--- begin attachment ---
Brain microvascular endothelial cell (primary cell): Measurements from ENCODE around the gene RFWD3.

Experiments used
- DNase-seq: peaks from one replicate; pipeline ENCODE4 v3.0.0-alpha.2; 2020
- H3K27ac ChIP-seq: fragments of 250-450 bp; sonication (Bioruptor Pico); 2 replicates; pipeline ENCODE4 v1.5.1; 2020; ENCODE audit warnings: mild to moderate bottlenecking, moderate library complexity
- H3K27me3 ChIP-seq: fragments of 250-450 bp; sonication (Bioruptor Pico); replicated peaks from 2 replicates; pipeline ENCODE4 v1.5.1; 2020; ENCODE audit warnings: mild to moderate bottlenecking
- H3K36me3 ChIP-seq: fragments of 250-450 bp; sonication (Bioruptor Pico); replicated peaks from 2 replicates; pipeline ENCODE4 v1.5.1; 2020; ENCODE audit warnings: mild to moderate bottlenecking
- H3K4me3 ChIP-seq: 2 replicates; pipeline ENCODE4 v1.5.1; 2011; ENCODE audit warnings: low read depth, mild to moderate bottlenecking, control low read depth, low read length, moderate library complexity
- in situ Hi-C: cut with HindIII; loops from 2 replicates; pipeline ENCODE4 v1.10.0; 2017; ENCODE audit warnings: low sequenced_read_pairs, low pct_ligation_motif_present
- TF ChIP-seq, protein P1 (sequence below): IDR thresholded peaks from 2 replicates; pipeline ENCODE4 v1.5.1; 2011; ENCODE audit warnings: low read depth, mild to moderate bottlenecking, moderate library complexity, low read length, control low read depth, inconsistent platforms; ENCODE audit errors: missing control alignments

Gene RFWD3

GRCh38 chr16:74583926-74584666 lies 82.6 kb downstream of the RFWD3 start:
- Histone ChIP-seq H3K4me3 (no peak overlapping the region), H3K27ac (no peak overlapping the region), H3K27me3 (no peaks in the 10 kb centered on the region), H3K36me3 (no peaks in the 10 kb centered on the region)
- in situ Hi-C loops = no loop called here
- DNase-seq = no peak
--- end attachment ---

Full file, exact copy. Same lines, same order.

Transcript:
Brain microvascular endothelial cell (primary cell): Measurements from ENCODE around the gene RFWD3.

Experiments used
- DNase-seq: peaks from one replicate; pipeline ENCODE4 v3.0.0-alpha.2; 2020
- H3K27ac ChIP-seq: fragments of 250-450 bp; sonication (Bioruptor Pico); 2 replicates; pipeline ENCODE4 v1.5.1; 2020; ENCODE audit warnings: mild to moderate bottlenecking, moderate library complexity
- H3K27me3 ChIP-seq: fragments of 250-450 bp; sonication (Bioruptor Pico); replicated peaks from 2 replicates; pipeline ENCODE4 v1.5.1; 2020; ENCODE audit warnings: mild to moderate bottlenecking
- H3K36me3 ChIP-seq: fragments of 250-450 bp; sonication (Bioruptor Pico); replicated peaks from 2 replicates; pipeline ENCODE4 v1.5.1; 2020; ENCODE audit warnings: mild to moderate bottlenecking
- H3K4me3 ChIP-seq: 2 replicates; pipeline ENCODE4 v1.5.1; 2011; ENCODE audit warnings: low read depth, mild to moderate bottlenecking, control low read depth, low read length, moderate library complexity
- in situ Hi-C: cut with HindIII; loops from 2 replicates; pipeline ENCODE4 v1.10.0; 2017; ENCODE audit warnings: low sequenced_read_pairs, low pct_ligation_motif_present
- TF ChIP-seq, protein P1 (sequence below): IDR thresholded peaks from 2 replicates; pipeline ENCODE4 v1.5.1; 2011; ENCODE audit warnings: low read depth, mild to moderate bottlenecking, moderate library complexity, low read length, control low read depth, inconsistent platforms; ENCODE audit errors: missing control alignments

Gene RFWD3

GRCh38 chr16:74583926-74584666 lies 82.6 kb downstream of the RFWD3 start:
- Histone ChIP-seq H3K4me3 (no peak overlapping the region), H3K27ac (no peak overlapping the region), H3K27me3 (no peaks in the 10 kb centered on the region), H3K36me3 (no peaks in the 10 kb centered on the region)
- in situ Hi-C loops = no loop called here
- DNase-seq = no peak